Ignition timing plays an important role in how the engine runs: when it is retarded - that is to say the spark occurs later than the optimum time - then there is not enough time for the fuel to burn completely causing fuel consumption to increase, power to drop and the engine can overheat. Advanced timing can result in the engine overheating and, in severe cases, cause engine knock which can damage pistons, connecting rods and the crankshaft.
|1⏎||both static electricity and current electricity involves the movement of electrons between atoms, although in the former case they are transferred because of something called the triboelectric effect. You can read about it here|
|2⏎||an AC generator that serves as the voltage source for ignition is commonly called a magneto|
|3⏎||capacitor is another term for condensor|
|4⏎||actually, as we shall see in a later post, the AC Generator on the C90-Zs will generate just about enough power when in "night time driving mode" to let the bike tick over without a battery, but not enough for it to run smoothly.|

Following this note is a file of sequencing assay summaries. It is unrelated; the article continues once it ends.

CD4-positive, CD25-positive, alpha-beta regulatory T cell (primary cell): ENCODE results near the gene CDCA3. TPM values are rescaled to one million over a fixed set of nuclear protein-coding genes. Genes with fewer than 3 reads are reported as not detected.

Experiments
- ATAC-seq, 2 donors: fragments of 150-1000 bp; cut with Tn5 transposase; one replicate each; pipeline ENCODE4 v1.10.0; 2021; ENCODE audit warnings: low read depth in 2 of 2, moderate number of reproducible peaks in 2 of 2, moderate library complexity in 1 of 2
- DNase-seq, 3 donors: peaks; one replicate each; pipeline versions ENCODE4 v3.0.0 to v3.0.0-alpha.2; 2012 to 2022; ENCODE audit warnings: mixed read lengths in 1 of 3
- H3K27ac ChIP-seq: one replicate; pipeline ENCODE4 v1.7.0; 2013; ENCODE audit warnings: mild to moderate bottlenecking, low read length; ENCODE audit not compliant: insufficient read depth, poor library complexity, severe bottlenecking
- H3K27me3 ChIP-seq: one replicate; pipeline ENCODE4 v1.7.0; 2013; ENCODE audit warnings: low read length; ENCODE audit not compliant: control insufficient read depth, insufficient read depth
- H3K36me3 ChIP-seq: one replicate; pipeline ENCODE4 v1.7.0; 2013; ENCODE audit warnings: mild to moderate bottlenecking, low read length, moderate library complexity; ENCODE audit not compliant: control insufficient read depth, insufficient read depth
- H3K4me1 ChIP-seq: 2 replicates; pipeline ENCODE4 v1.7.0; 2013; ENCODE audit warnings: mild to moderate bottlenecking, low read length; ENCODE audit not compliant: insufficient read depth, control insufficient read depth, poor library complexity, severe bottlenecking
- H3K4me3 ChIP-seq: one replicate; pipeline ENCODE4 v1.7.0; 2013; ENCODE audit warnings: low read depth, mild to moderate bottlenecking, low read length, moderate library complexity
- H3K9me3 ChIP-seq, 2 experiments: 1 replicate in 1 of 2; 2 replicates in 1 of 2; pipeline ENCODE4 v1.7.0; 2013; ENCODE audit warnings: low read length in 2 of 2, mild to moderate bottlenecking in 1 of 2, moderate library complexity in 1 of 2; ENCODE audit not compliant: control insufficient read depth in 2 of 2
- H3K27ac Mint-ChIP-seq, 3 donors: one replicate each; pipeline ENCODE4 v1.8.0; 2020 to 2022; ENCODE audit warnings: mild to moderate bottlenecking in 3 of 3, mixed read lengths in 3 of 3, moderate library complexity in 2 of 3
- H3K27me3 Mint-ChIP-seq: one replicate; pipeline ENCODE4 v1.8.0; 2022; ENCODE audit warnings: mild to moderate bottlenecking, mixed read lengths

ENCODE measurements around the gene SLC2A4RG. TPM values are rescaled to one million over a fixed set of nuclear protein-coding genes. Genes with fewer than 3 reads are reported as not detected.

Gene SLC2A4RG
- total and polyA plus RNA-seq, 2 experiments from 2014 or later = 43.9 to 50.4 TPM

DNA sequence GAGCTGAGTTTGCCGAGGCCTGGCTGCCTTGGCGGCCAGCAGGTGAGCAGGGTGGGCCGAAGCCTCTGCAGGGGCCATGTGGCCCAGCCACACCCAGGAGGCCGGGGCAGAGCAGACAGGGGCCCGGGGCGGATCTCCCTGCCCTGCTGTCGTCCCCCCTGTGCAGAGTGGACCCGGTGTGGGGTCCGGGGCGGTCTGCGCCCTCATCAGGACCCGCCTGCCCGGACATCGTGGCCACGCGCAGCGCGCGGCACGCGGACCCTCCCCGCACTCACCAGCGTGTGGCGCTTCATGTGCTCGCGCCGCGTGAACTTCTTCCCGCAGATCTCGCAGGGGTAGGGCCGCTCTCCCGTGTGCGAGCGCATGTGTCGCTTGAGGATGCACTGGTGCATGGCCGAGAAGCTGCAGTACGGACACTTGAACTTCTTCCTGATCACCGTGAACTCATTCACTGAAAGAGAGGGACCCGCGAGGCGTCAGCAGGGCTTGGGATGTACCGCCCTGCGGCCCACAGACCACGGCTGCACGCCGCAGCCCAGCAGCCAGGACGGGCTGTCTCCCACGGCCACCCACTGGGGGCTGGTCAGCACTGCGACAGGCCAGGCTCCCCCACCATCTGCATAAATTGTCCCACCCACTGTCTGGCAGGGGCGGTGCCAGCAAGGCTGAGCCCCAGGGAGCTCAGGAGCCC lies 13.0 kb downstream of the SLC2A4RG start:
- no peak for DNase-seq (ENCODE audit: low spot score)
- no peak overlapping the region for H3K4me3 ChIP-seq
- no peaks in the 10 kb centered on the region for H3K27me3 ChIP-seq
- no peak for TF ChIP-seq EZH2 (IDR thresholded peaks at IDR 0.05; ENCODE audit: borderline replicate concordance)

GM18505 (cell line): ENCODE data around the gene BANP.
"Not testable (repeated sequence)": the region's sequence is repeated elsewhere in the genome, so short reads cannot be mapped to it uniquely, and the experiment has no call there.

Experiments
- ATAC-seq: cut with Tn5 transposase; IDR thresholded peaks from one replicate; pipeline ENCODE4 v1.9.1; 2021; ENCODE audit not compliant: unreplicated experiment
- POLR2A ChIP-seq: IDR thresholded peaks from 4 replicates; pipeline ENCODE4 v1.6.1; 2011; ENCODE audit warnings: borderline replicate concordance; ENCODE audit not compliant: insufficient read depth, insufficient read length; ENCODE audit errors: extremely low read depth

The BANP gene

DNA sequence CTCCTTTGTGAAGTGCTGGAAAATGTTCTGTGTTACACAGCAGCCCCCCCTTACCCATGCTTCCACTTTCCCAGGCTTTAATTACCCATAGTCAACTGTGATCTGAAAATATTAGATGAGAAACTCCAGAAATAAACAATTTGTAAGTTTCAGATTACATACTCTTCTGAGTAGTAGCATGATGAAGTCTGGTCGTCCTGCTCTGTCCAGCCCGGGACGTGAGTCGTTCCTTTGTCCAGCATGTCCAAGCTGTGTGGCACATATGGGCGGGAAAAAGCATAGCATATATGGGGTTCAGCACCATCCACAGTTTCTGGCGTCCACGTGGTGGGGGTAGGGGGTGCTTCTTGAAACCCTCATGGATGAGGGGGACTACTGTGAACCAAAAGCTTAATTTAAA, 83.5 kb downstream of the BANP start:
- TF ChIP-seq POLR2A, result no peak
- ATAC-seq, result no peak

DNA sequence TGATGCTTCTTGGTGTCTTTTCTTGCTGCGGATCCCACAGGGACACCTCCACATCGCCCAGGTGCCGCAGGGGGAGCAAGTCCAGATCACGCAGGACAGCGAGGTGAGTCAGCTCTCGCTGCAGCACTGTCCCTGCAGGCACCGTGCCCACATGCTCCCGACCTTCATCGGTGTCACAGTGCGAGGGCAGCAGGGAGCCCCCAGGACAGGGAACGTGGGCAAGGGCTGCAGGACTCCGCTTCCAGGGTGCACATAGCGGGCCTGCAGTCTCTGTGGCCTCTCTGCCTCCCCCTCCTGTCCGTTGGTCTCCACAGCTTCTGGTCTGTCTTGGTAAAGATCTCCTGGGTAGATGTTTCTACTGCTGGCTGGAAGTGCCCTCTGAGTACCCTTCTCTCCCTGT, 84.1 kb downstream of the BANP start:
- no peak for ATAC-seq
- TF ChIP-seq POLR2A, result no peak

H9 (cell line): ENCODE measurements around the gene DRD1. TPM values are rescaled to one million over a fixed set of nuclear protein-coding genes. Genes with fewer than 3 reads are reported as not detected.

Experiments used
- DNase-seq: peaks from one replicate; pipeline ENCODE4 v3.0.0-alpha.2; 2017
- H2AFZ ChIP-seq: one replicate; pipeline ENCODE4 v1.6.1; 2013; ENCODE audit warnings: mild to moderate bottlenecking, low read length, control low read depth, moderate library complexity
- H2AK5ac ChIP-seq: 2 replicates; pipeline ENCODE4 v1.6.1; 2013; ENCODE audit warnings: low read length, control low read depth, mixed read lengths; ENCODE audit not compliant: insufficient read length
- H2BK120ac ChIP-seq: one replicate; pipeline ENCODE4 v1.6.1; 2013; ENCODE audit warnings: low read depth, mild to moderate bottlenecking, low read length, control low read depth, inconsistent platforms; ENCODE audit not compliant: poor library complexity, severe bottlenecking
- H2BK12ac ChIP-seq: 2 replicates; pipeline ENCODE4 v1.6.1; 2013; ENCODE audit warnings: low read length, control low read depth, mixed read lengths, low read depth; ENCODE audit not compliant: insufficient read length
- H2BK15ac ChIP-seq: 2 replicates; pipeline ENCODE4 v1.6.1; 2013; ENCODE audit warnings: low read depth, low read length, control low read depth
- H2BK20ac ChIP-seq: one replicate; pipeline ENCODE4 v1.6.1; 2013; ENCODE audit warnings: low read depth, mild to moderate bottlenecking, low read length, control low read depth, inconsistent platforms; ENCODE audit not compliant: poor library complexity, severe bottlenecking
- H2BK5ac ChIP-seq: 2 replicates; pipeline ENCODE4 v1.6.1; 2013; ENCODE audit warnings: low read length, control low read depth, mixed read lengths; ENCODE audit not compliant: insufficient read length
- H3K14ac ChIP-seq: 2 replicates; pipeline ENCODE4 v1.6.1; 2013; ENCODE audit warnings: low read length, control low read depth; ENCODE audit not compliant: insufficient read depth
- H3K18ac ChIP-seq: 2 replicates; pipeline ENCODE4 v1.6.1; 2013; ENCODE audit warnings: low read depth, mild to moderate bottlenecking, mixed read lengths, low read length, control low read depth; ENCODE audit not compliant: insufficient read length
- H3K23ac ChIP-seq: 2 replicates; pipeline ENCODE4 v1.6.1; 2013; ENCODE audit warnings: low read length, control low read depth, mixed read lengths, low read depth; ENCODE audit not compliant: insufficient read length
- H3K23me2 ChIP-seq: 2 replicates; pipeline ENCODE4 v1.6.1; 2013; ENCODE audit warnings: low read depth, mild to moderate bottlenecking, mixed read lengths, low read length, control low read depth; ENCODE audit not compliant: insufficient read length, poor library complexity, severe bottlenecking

|5⏎||This prevents the burning and pitting of the points that would otherwise rapidly wear them away. It also explains why excessive sparking at the points is a sign of a failed condenser.|
|6⏎||there are other variations, for example, A = “special design”; W = “Tungsten” ; Z = Thick 2.9mm centre etc|
|8⏎||strictly speaking the points are the two small metal plates that, when closed, create the circuit between the battery and the coil.|
|9⏎||problems with ingition timing can also cause more serious problems with combustion that you can read about here|
|10⏎||Centrifugal advance mechanisms were available in cars before 1920, but it was not unusual to find manual advance and retard mechanisms on pre-war motorbikes. In this case, a cable or rod connects to to the contact-breaker cam and is controlled by a lever on the handlebars. By adjusting the lever, the cam is moved in relation the contact breaker, thus delaying or advancing the moment at which the contact breaker points are opened.|
|11⏎||if you are unable to find a replacement you might get away with bending the hooks on the ends of the springs to complensate for any stretch|
|12⏎||the felt pad on the contact breaker should be kept lightly oiled to reduce the wear on the heel of the mechanism|